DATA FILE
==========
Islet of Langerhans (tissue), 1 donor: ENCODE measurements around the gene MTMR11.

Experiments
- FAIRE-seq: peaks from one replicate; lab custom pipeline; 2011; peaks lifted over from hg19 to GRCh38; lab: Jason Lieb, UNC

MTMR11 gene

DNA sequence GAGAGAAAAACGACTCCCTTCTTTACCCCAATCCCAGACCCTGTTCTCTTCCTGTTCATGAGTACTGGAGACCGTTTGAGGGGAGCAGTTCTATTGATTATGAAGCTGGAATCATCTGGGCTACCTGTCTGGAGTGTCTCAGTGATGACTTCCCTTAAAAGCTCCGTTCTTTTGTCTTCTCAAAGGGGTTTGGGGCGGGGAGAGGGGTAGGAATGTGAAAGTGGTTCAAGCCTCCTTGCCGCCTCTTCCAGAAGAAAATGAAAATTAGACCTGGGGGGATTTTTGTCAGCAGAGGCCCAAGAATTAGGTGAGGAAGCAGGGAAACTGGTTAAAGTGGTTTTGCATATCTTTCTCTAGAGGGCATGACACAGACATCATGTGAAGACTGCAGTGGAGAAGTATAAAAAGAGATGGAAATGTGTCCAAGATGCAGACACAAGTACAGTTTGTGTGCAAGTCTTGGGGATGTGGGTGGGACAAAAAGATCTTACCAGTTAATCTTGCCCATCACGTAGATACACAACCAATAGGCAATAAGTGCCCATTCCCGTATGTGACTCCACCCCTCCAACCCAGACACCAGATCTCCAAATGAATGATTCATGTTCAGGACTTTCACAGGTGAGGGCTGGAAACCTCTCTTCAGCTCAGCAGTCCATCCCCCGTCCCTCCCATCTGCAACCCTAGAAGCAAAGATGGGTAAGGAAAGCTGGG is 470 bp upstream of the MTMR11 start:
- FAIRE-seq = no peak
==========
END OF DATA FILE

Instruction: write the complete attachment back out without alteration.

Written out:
Islet of Langerhans (tissue), 1 donor: ENCODE measurements around the gene MTMR11.

Experiments
- FAIRE-seq: peaks from one replicate; lab custom pipeline; 2011; peaks lifted over from hg19 to GRCh38; lab: Jason Lieb, UNC

MTMR11 gene

DNA sequence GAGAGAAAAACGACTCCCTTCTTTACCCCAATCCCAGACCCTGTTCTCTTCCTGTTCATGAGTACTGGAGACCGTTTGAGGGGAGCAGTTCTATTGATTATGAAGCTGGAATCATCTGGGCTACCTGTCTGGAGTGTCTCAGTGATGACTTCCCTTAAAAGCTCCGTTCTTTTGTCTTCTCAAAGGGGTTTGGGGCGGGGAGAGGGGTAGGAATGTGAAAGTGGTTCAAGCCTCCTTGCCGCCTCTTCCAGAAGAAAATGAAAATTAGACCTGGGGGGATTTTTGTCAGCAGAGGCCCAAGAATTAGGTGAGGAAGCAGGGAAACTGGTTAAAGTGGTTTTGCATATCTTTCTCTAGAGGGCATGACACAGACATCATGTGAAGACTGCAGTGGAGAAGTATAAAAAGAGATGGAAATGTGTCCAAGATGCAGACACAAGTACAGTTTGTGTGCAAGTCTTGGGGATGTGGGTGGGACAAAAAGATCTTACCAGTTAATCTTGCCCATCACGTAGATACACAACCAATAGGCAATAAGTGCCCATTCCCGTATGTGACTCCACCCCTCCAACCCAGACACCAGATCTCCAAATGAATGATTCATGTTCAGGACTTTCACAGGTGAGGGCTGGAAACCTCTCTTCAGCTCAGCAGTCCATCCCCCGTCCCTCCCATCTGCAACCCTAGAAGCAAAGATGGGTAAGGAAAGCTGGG is 470 bp upstream of the MTMR11 start:
- FAIRE-seq = no peak